Shenzhen has come up with an unorthodox way to suppress home prices and the original source of the soaring prices – the high divorce rate. Starting this week, the government required couples to make a 70% down payment if they buy a second home during the first two years after a divorce.
The new measures, which people ridiculed online as the toughest in history, are aimed at curbing an emerging trend – couples filing for divorce in order to enjoy a higher quota to buy a first home with only a 30% downpayment.
This was the second revision after 2016 when limits were first introduced for divorced people to buy more properties. Prior to the rule change in 2016, a Shenzhen family could buy up to two apartments with a 30% downpayment. However, many couples filed for divorce so they could own up to four apartments.
The local government then tightened its rules to allow a divorced person to buy only one apartment. But a split family could still own three apartments.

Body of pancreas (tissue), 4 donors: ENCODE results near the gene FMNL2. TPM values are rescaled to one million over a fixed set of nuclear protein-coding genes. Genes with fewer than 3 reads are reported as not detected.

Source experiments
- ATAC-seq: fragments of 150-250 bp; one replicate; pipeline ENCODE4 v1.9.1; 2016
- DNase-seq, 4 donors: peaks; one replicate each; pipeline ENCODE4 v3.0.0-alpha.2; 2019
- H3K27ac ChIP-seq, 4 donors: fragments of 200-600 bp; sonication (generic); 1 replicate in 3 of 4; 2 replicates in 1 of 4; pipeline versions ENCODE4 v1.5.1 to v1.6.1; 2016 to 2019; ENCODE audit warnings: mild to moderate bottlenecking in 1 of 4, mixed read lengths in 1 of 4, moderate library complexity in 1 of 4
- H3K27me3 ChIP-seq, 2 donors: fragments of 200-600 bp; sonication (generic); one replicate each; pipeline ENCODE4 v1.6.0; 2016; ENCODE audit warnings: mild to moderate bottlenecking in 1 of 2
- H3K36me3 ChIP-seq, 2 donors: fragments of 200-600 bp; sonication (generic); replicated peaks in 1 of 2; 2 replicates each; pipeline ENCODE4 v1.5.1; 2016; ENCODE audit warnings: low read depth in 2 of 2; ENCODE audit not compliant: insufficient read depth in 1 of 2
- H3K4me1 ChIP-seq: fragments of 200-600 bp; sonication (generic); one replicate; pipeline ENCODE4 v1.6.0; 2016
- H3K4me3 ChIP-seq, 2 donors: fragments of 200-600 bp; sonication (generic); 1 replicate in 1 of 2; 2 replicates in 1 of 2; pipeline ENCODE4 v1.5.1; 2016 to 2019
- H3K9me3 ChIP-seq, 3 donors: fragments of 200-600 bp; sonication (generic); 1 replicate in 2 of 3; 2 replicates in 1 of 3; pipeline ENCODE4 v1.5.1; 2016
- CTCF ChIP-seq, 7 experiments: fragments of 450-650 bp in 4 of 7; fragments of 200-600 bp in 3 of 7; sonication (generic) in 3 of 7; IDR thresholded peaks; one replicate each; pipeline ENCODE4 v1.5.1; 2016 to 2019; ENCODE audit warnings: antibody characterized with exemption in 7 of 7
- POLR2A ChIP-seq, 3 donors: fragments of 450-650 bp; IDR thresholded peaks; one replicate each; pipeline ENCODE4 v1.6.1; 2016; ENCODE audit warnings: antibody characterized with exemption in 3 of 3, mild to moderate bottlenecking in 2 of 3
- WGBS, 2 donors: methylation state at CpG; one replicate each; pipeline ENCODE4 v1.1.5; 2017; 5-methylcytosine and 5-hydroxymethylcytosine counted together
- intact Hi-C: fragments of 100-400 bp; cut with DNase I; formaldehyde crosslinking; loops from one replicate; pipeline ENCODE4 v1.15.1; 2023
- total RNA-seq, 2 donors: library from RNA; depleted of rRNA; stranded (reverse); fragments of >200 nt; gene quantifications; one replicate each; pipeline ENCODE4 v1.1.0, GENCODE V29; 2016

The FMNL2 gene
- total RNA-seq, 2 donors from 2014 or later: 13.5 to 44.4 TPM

The surge in Shenzhen home prices may have a high correlation to a surge in the divorce rate in the southern Chinese city. Last year, the Ministry of Housing and Urban-Rural Development in Shenzhen said the number of homes purchased by people who divorced within two years accounted for more than one-tenth of total property transactions.
According to data from the Shenzhen Civil Affairs Bureau, the divorce rate surged 115% to 61,000 in 2017 from 28,000 in 2012.
Home prices in Shenzhen rose even higher in the same period. The average price per square meter in Shenzhen was about 54,000 yuan ($7,916) last year, up from about 18,000 yuan in 2012.
Similar divorce and property buying cases happened in other cities. Last month, a video showing a wife in Nanjing beating up a mistress on the street went viral.
Originally it was only a fight over a husband having a lover, but the mainland media found another reason behind the fight – the husband used the excuse of buying property to divorce. He transferred the property to his name and married a younger woman.